Once Works Well was pure technology. Now it seeks merely to divert.
Pansy subjects - Verse! Opera! Domestic trivia! - are now commonplace.
The 300-word limit for posts is retained. The ego is enlarged

Tuesday, 13 September 2011

Not original but unexpected

How do love affairs start? Jana Nordmeyer, disfigured by naevus flammeus, has made do without love for much of her life until… well, that’s for those who want to read the book. And it’s been for me to solve. A more difficult task than you might imagine given that I’ve been her dominant, if unrequited, lover for the last eighteen months, finding it hard to let her suffer.

Carol Ann Duffy’s Rapture proved a useful handbook. Sixty-two poems, meant to be read in sequence, cover the beginning, middle and end of an affair, Sapphic but that’s beside the point. Love is love, although I wonder about CAD’s former lover, now engaged elsewhere (one hopes), yet able to read this monument to their shared passion at any time of the day or night.

They were modern lovers:

We text, text, text
our significant words.

I re-read your first,
Your second, your third

look for your small xx
feeling absurd.

They were, thank goodness, uninhibited:

…We undressed,
Then dressed again in the gowns of the moon.
We knelt in the leaves,
Kissed, kissed; new words rustled nearby and we swooned.

And when it went wrong:

Learn from a stone, its heart-shape meaningless,
perfect with relentless cold; or from the bigger moon,
Implacably dissolving in the sky, or from the stars,
lifeless as Latin verbs…

Not that I wanted to poach anything from these powerful, unique reflections. Other than the idea that poetry and love might co-exist in A Stall Recovered. Not exactly an original idea but one which I could never have foreseen when I started writing. The first time I’ve felt grateful to a Poet Laureate.


Hattie said...

I would love to read these. Will have to order the book.

Sir Hugh said...

How does a love affair start? That is the most inexplicable question ever.

Maybe scientists have already “discovered” that it arises from some kind of chemical interaction, and if so I don’t want to read about it - it is better that it should remain as an unexplained and wonderful mystery, which will continue to test writer’s skills providing us with infinite and fascinating interpretations..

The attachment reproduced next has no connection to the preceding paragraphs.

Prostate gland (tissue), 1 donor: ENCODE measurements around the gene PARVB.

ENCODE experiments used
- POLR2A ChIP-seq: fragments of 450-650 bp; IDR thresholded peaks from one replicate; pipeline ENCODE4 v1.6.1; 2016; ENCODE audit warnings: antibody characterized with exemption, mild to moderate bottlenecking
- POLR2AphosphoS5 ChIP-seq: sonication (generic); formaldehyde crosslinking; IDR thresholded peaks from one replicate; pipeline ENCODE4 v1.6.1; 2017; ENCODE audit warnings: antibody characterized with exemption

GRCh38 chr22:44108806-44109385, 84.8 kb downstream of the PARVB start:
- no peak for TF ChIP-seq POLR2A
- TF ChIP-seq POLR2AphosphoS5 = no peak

Rouchswalwe said...

There is something in me that bristles at the internet dating services. It's all too supermarkety. I tend to think that a love affair begins when all of the senses are overwhelmed. This could be a subtle thing. But all of the senses of both people are somehow swept into play all at once. Then there's no silence anymore. Silence speaks, it moves the two. It's when the silence becomes quiet again, as before the meeting of the two, that the love affair begins to shrivel and die. At least that's my impression.

Barrett Bonden said...

Hattie: I've read and re-read 'em.

Sir Hugh: I'm not setting out to explain things at the molecular level - only to imagine what the event would look like to a third party. The further point being that the event has to be imagined - personal experience wouldn't fit the situation I have created.

RW (zS): I'm not not sure how I managed to trigger this response from you. I agree about the mechanistic nature of computer dating but only because I was lucky enough to find someone by the shockingly random, old-fashioned system. Although computer dating was not available at the time my mother became so worried about the feverishness of my unfructifying adolescence that she signed me up to the contemporary equivalent a male/female pen-pals scheme. The outcome of this was both amusing and self-flagellatory and I think worthy of a post. I should add that this salutary experience occurred in and around National Service and didn't solve any of the underlying problems. In the end the solution proved to be quite simple: move the hell out of Bradford and take up residence in London. Within months I met Miss T who became Mrs BB and that was that. Keep an eye open for the pen-pals post. It shows me at my worst.